The Tibet Oral History Project (TOHP) films the oral histories of the oldest surviving Tibetan refugees in order to document, preserve and disseminate the culture, language and history ofthe Tibetan people. The elders' eyewitness accounts will ensure that the wisdom culture and true history of Tibet will not be erased by an occupying force, but will instead be preserved for generations to come.

TOHP was founded in 2003 in response to a request of His Holiness the Dalai Lama, who emphasized the urgency of conducting interviews of elders forced to flee their homeland following the Chinese invasion before they pass away and their stories are lost forever. By interviewing refugees, we are not restricted by the Chinese as we would be in Tibet. As a result, our organization has recorded historically important, eyewitness accounts of the Chinese invasion and occupation of Tibet, as well as cultural and religious practices that are now being restricted or eliminated outright in Tibet by Chinese authorities.

TOHP has videotaped the oral histories of 120 Tibetan elders from diverse backgrounds and all regions of Tibet, most living as refugees in India. This oral history collection is invaluable. It provides intimate portraits of the elders - the last generation to live in a free, unoccupied Tibet - and preserves for future generations the memories of their homeland. The Tibetan elders are invited to recount their childhood experiences in Tibet, their cultural and religious traditions, the impact of the Chinese invasion and occupation of Tibet, the conditions that forced them into exile, and discuss how they survived physically and spiritually.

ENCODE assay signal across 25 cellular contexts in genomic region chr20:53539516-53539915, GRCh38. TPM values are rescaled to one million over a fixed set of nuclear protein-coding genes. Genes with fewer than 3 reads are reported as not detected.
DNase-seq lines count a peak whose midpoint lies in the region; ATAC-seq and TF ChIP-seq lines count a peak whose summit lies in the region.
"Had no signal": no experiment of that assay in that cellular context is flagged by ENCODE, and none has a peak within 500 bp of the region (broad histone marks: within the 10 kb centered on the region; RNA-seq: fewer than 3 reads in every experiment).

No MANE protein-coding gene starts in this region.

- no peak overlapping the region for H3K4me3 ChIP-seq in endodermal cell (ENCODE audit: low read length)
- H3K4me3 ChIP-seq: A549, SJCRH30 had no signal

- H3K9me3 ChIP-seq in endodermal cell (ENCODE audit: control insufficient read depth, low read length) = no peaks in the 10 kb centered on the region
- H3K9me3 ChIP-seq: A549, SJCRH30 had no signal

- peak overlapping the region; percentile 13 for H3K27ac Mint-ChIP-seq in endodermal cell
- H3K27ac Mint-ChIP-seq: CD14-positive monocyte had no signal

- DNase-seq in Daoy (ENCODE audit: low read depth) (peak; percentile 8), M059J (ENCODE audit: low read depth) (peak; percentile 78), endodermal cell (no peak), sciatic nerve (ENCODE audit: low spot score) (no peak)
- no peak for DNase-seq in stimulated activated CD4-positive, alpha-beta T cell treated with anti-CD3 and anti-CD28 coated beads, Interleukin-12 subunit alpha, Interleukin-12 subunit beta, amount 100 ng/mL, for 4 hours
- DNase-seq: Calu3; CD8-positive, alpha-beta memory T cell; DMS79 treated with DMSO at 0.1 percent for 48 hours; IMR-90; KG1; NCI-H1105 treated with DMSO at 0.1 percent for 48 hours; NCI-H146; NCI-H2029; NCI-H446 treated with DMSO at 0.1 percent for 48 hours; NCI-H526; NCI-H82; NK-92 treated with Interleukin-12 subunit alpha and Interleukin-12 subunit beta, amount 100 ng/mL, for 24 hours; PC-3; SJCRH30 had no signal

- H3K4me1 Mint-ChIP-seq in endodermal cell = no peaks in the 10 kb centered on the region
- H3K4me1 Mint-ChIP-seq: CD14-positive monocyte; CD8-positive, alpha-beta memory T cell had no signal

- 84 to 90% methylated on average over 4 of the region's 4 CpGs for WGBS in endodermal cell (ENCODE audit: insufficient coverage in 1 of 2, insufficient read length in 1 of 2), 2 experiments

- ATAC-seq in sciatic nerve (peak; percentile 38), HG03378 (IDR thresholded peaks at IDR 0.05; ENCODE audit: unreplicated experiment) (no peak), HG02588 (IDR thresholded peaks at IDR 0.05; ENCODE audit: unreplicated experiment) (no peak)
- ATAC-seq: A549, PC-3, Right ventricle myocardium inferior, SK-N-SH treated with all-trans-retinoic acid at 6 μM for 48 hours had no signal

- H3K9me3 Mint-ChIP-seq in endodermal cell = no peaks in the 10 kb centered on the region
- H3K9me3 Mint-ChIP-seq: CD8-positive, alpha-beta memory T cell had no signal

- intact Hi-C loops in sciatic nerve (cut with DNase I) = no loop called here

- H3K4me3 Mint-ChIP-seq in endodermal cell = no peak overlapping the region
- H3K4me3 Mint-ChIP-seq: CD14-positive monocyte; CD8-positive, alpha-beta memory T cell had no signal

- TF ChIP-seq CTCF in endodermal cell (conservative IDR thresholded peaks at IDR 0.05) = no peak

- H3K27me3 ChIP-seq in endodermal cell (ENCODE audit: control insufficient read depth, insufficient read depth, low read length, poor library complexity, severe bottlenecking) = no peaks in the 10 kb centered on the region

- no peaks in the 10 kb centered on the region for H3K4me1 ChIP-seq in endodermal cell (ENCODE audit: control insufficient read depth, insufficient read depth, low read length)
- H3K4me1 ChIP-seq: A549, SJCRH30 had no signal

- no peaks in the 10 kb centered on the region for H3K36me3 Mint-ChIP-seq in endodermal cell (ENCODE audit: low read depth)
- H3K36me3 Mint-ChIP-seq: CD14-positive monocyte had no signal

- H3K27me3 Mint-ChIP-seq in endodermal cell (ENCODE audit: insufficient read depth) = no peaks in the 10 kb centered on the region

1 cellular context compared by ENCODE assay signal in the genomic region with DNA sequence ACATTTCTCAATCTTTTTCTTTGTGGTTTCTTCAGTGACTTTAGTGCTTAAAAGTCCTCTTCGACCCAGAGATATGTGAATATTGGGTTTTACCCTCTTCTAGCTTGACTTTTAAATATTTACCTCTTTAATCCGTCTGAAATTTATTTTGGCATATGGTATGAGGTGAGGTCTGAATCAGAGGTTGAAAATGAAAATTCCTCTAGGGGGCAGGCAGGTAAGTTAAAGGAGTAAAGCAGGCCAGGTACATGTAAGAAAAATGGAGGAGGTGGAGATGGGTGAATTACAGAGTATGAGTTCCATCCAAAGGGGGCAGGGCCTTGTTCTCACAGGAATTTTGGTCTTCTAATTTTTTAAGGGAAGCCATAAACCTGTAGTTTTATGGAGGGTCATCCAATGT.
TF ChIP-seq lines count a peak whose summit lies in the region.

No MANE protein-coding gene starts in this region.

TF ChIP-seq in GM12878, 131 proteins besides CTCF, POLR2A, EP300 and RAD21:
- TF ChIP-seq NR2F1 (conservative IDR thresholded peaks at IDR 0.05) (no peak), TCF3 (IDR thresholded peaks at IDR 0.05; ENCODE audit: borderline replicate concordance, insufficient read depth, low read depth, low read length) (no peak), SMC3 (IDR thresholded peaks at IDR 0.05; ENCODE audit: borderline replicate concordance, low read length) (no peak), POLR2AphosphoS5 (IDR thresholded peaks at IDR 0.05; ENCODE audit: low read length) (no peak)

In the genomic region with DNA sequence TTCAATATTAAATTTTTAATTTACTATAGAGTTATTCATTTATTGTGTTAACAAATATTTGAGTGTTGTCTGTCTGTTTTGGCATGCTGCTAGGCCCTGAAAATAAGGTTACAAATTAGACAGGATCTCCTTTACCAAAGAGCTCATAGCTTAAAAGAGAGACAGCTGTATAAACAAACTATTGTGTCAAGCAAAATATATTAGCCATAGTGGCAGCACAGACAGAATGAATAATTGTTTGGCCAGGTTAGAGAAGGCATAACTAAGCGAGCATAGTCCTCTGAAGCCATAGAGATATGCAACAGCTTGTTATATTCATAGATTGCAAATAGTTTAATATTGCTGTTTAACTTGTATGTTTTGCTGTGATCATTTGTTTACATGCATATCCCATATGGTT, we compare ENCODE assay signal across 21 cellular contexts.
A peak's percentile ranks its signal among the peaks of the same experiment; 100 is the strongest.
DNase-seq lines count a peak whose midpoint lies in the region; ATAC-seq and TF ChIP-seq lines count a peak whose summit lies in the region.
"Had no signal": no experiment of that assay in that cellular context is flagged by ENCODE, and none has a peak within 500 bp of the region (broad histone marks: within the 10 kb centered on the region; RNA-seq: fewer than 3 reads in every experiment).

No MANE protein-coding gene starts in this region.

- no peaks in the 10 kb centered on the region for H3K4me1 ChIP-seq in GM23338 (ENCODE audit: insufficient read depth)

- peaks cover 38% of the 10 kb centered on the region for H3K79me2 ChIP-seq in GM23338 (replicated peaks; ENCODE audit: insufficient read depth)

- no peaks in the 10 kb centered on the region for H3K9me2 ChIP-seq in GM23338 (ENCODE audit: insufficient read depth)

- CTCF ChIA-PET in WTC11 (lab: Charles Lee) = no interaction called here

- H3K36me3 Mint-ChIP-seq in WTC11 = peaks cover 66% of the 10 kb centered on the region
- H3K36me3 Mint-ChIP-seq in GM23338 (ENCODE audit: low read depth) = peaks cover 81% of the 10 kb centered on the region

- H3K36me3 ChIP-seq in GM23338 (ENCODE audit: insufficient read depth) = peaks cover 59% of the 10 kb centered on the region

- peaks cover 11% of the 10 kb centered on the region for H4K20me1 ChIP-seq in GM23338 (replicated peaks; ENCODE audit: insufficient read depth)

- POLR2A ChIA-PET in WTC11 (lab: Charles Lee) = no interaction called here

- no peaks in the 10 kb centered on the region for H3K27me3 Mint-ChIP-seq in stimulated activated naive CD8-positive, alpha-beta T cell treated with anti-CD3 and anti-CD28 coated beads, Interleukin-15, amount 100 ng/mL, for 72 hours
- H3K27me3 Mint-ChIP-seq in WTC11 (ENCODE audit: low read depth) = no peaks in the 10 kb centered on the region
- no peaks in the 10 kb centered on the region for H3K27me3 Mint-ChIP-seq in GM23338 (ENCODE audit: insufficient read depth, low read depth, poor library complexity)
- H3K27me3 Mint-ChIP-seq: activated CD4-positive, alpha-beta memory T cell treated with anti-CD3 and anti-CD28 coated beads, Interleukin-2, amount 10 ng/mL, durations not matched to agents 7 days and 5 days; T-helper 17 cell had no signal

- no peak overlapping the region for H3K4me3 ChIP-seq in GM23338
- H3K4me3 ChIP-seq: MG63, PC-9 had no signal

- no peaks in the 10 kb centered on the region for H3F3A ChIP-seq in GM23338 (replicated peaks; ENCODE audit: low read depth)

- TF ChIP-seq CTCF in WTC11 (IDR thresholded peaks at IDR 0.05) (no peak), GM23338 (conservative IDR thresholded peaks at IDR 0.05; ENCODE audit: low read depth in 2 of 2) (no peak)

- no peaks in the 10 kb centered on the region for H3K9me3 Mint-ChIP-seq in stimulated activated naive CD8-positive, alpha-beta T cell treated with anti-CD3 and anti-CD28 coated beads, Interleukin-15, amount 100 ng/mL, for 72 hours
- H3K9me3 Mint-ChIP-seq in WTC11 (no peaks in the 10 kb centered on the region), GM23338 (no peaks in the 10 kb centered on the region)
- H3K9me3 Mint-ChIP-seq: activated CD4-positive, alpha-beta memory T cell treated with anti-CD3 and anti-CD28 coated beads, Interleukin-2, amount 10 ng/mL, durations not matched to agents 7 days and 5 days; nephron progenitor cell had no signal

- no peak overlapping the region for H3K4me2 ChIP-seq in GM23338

Our efforts have been encouraged and endorsed by His Holiness the Dalai Lama, the Tibetan Parliament, the Tibetan Cabinet and many Tibetan organizations. The United States Library of Congress has requested TOHP's entire current and future oral history collection and has also offered to serve as the permanent archive for TOHP's materials, ensuring these precious oral histories will be available worldwide for generations.

Interview transcripts, video clips and more information about our work can be found on our website at